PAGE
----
The Most Valuable Merchant Portfolio
What a useful academic exercise it would be to cobble together the perfect portfolio: the one to which all other merchant portfolios aspire. A variation of this exercise is commonly performed through “benchmarking,” an analysis of a subject merchant portfolio as compared with a premium book which is known to have carried a top valuation in the marketplace. Benchmarking is a highly effective tool for owners interested in maximizing the value of their merchant portfolios. It can show them where their portfolios are strongest and where they need improvement, as related to valuation.
But what if we were to indulge in this academic endeavor and build the perfect, most valuable portfolio? Where would we start? First, we would need to identify the top drivers of value in merchant portfolio sales. Second, we would need to know that for each of these drivers, there exists what the marketplace perceives to be the optimal range, value, type or level.
Here are the six top drivers of merchant portfolio value in today’s marketplace:
- Number of accounts: In case you haven’t noticed, as a general rule, smaller portfolios trade in a lower multiple range than larger portfolios. The operating principle here is risk concentration; simply put, as the number of merchants in a portfolio approaches zero, the inherent risk associated with the acquisition increases because the percentage of the total residual tied to each merchant becomes disproportionately larger. Therefore, if a merchant is lost for any reason, there is a high probability a large portion of the revenue may be lost as well. In larger portfolios, the percentage of the total revenue attributable to a single merchant account is usually much smaller, and therefore less risky to buyers.
- Revenue concentration: Has anyone ever told you your portfolio is top heavy? If so, the person was alluding to a revenue concentration issue. When a single merchant, or group of merchants, represents an extraordinarily large percentage of the overall revenue of a book, the revenue concentrated therein must be addressed. Think of it like this: you’re looking at two portfolios for acquisition, and each portfolio has 10 merchant accounts and throws off $1,000 per month in residuals. In the first portfolio, each of the 10 accounts throws off $100. In the second portfolio, nine merchants throw off a total of $100, and one merchant throws off $900. The portfolio with the major revenue concentration issue is, of course, a more risky acquisition. This example is extreme, but you can see why revenue concentration is weighted so heavily when it comes to portfolio valuation.
- Processing platform: The idea that one processing platform is technologically or functionally better than another is legitimately debatable, but that merchant portfolios processing on certain platforms will fetch higher valuations than portfolios processing on other platforms is not. It’s just the way it is.
- Account composition: Account composition can speak to two attributes of a merchant portfolio: the ratio of card-not-present (CNP) merchants to brick-and-mortar merchants and/or the percentage of merchants within a certain industry type within a given portfolio. These days, there are plenty of buyers for portfolios with both CNP and traditional brick-and-mortar merchants, so this aspect of portfolio composition isn’t a top driver of valuation.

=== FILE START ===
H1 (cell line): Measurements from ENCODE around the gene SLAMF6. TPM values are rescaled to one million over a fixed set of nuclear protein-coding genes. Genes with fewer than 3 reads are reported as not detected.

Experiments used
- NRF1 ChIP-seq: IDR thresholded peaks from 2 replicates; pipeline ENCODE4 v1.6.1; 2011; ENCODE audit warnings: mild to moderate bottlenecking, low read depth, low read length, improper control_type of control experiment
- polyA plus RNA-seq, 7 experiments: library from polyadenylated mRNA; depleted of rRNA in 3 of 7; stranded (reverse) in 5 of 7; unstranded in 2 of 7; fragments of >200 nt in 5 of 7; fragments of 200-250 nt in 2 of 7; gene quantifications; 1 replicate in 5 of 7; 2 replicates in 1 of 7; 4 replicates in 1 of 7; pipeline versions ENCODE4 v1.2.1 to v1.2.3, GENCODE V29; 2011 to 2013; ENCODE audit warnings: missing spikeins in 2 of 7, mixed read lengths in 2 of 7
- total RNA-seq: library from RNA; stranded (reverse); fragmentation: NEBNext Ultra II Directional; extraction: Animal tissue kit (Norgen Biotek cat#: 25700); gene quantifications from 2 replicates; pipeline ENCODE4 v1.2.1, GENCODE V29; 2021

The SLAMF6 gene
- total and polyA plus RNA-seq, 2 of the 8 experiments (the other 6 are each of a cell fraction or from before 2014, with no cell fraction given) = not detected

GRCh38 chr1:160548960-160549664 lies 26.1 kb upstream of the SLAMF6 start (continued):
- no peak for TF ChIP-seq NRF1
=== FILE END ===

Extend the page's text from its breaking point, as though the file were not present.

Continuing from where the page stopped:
However, in a portfolio where a certain industry vertical has been penetrated, and consequently, a material concentration of that business type exists in the portfolio, that book will be perceived as being more valuable than a portfolio with an across-the-board admixture. Niche vertical penetration suggests there’s something there beyond the payment processing, often some form of business management solution or POS technology, or specialized knowledge about a certain type of merchant. In both instances, this usually translates into “stickier” merchants, and this has a lot of value to would-be buyers.
- Portfolio seller’s plans: This driver is particularly interesting because it doesn’t directly relate to the merchant portfolio itself. But if a seller of a merchant portfolio is willing to commit to manage the merchant accounts being sold, offset future losses with new accounts or write new business with the acquiring party, this plays a huge part in the ultimate valuation.
- Attrition: The big one. The value driver of all value drivers in merchant portfolio sales. Think about it: if you’re trying to determine the value of a portfolio by projecting its future cash flows, doesn’t it make sense that you would need to know at what rate those cash flows will attrit (lessen) over time? It’s really that simple. What’s not so simple is understanding which aspects of a portfolio’s attrition buyers pay the most attention to. Six or seven years ago, it was the year-over-year revenue/residual attrition. Today, you’ll find a lot more buyers modeling in the credit and debit card charge volume attrition as opposed to revenue attrition because of all the new fee-based revenue mixed into the total revenue number. ISOs are constantly adding and taking away fees, which can make it difficult to extract a meaningful year-over-year revenue attrition number. However, card volume is a much cleaner number, and thus can give a buyer a much more accurate read of the true performance of the portfolio over time.